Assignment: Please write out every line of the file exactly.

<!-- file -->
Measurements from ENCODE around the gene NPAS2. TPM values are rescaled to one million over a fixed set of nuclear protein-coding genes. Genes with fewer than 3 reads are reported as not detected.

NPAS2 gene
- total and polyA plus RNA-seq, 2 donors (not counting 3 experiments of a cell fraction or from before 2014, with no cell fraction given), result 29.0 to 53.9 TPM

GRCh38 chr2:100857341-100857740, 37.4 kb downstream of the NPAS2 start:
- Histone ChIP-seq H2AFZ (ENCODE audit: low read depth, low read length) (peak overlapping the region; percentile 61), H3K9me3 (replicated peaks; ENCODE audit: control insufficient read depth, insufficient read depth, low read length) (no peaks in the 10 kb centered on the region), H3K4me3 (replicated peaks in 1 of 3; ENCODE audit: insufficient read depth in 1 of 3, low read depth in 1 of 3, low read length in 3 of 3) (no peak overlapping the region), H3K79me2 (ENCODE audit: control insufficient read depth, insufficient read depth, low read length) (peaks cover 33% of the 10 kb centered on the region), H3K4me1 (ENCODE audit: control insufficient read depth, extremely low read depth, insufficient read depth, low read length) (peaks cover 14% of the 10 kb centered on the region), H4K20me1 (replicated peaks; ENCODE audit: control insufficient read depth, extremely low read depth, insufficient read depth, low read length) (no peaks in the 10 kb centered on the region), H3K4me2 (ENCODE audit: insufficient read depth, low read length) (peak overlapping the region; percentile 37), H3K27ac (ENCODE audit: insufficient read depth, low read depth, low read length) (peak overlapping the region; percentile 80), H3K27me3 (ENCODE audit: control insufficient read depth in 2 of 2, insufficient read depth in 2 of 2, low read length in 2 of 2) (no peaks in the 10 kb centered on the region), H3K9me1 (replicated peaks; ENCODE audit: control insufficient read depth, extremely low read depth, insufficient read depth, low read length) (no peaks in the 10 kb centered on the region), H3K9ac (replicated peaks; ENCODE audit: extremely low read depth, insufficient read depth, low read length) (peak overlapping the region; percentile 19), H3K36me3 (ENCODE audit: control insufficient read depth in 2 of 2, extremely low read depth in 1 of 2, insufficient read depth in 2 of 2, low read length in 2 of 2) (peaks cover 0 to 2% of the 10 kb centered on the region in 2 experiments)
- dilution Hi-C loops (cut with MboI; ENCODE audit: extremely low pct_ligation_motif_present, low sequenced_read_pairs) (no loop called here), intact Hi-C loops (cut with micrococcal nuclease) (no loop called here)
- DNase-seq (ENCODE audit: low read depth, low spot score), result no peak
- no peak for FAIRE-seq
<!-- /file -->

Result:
Measurements from ENCODE around the gene NPAS2. TPM values are rescaled to one million over a fixed set of nuclear protein-coding genes. Genes with fewer than 3 reads are reported as not detected.

NPAS2 gene
- total and polyA plus RNA-seq, 2 donors (not counting 3 experiments of a cell fraction or from before 2014, with no cell fraction given), result 29.0 to 53.9 TPM

GRCh38 chr2:100857341-100857740, 37.4 kb downstream of the NPAS2 start:
- Histone ChIP-seq H2AFZ (ENCODE audit: low read depth, low read length) (peak overlapping the region; percentile 61), H3K9me3 (replicated peaks; ENCODE audit: control insufficient read depth, insufficient read depth, low read length) (no peaks in the 10 kb centered on the region), H3K4me3 (replicated peaks in 1 of 3; ENCODE audit: insufficient read depth in 1 of 3, low read depth in 1 of 3, low read length in 3 of 3) (no peak overlapping the region), H3K79me2 (ENCODE audit: control insufficient read depth, insufficient read depth, low read length) (peaks cover 33% of the 10 kb centered on the region), H3K4me1 (ENCODE audit: control insufficient read depth, extremely low read depth, insufficient read depth, low read length) (peaks cover 14% of the 10 kb centered on the region), H4K20me1 (replicated peaks; ENCODE audit: control insufficient read depth, extremely low read depth, insufficient read depth, low read length) (no peaks in the 10 kb centered on the region), H3K4me2 (ENCODE audit: insufficient read depth, low read length) (peak overlapping the region; percentile 37), H3K27ac (ENCODE audit: insufficient read depth, low read depth, low read length) (peak overlapping the region; percentile 80), H3K27me3 (ENCODE audit: control insufficient read depth in 2 of 2, insufficient read depth in 2 of 2, low read length in 2 of 2) (no peaks in the 10 kb centered on the region), H3K9me1 (replicated peaks; ENCODE audit: control insufficient read depth, extremely low read depth, insufficient read depth, low read length) (no peaks in the 10 kb centered on the region), H3K9ac (replicated peaks; ENCODE audit: extremely low read depth, insufficient read depth, low read length) (peak overlapping the region; percentile 19), H3K36me3 (ENCODE audit: control insufficient read depth in 2 of 2, extremely low read depth in 1 of 2, insufficient read depth in 2 of 2, low read length in 2 of 2) (peaks cover 0 to 2% of the 10 kb centered on the region in 2 experiments)
- dilution Hi-C loops (cut with MboI; ENCODE audit: extremely low pct_ligation_motif_present, low sequenced_read_pairs) (no loop called here), intact Hi-C loops (cut with micrococcal nuclease) (no loop called here)
- DNase-seq (ENCODE audit: low read depth, low spot score), result no peak
- no peak for FAIRE-seq